Cascadia High Speed Rail (CHSR)

The Department of Bioregion supports Cascadia High Speed Rail to connect Vancouver, British Columbia, with Seattle, Washington, through Portland, all the way to Eugene, Oregon. A Cascadia region where Vancouver to Seattle and Seattle to Portland are connected in less than 90 minutes, and where transport is faster, and less expensive than driving or flying, based on energy from renewable resources.

Costs, depending on type - would range from $25-$40 billion, and be split by the three different states and province. Travel times, aside from linking more than 17 communities along the Cascadia megaregion and I-5 corridor, would take less than 90 minutes, and have an initial ridership of millions. This project can utilize existing public lands, as well as generate power needed through renewable resources, for a carbon negative impact - as it pulls millions of car and airplane trips each year.

High speed rail has the true potential to help create positive, sustainable forms of transportation that could truly bring the Pacific Northwest together, from North of the Border, to east of the Cascades, and down to Eugene, Oregon. To help steward this vision, Cascadia Rail is a new coalition of advocates spanning from Vancouver, Bellingham, Seattle, Spokane, Tacoma, and Portland who support multi-state efforts to connect the Cascadia region through high-speed intercity transport.

The idea is gaining traction on both sides of the border, and a recent report from February 9th by the Vancouver Sun found that “An ultra-high-speed rail line between Vancouver and Portland would create hundreds of thousands of jobs and billions in economic benefits for the Vancouver-Seattle corridor, according to an economic analysis.”

The analysis assumes the use of maglev technology, which uses magnets to lift a train off its tracks and move it along a guideway at more than 400 km/h (250 miles per hour), reducing the time it takes to get from Vancouver to Seattle to under an hour.

Along the way from Vancouver would be stops at Bellingham, Mt. Vernon, Everett, Seattle, Tacoma, Centralia, Portland, Salem and Eugene, eventually to extend eastward all the way to Spokane. The time from Seattle to Everett or Tacoma? 13 minute and change, while the whole trip would range about one and a half hours. Driving the I-5 corridor length (684km / 425 miles) takes around 8 hours currently. Would take around High speed rail remains the only alternative form of mass transit both faster and more cost competitive then flying or driving.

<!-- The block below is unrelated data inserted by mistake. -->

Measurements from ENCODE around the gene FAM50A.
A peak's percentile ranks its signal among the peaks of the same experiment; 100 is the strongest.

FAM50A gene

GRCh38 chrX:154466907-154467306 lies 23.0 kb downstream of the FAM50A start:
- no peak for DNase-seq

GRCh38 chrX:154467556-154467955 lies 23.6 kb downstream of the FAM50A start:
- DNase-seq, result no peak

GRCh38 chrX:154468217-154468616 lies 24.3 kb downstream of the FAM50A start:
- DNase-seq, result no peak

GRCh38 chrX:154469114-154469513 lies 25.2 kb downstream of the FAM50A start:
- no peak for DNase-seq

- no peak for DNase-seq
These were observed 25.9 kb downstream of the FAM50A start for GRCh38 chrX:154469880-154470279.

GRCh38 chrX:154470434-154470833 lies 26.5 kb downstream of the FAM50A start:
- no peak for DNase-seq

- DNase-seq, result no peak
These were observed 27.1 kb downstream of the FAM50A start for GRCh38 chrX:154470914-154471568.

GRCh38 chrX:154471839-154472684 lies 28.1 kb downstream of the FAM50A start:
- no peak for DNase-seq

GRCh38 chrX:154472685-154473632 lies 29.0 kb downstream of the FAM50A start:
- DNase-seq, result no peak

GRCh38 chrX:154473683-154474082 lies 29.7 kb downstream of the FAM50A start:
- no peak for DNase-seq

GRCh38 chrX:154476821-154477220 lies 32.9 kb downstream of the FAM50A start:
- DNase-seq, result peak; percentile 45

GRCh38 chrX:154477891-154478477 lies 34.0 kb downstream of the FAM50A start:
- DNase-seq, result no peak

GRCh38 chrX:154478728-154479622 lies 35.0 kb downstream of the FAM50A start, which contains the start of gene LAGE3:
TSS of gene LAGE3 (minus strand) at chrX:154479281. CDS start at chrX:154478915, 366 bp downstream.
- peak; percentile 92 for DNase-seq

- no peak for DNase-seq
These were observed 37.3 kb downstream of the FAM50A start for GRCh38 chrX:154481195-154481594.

It pegs the project cost at around $40 billion which would be split between the two states and province, with additional support from federal grants, and private business investment from companies already committed to the idea such as Microsoft. While this sounds like quite a price tag – highway and road projects are some of the most expensive in the country, ranging nationally from $1.9 million per lane mile for simple widening projects without interchanges and large structures all the way up to $375 million per lane mile (for each lane paved) for the 2 mile long deep bore Seattle Alaska Way Viaduct project. In comparison, $40 billion split between three states or provinces spread over.

Other groups have long been proponents of the idea, such as Cascadia High Speed Rail and at some point will hopefully join forces to support the idea.

Some nice recent articles featuring high speed rail: 

Cascadia High Speed Rail has long captured the imaginations of Cascadians, from the cover of Ecotopia in the 1970’s to this beautiful envisioning of what a comprehensive northwest rail system could look like.

Why we believe in Cascadia High Speed Rail:

  • It’s good for workers and quality of life. Short commutes are more than a luxury; they’re critical for reduction in income inequality. High-speed rail can reduce a 1½-2 hour commute to 15 -30 minutes. That’s extra time each day you can spend with your family or on your favorite activity.

  • It’s good for business. The world economy is driven by global cities. Home to thirteen Fortune 500 companies, the Cascadia Innovation Corridor is expanding in-demand jobs, which can be made accessible by reducing the effective distance between our cities.

  • It’s good for tourism.  Seattle’s 39 millionVancouver, BC’s 9 million, and Portland’s 9 million annual metro-area visitors spend $4 to $7 billion per metropolitan area and generates an abundance of local tax revenue. Fast, easy connections help more people see more places including wine countrySpokane, and all the iconic small towns in between.

  • It’s good for economic development. Disproportionate economic growth is occurring in our largest cities. By making fast, convenient, and reliable connections between more places, all of our cities become increasingly attractive for commercial and residential urban growth.

  • It keeps our great places great. Cascadia is an amazing place. We should experience more of it while spoiling it less with long car trips and congested roads.

You can the full reports on high speed rail here:

Some earlier cool reports here: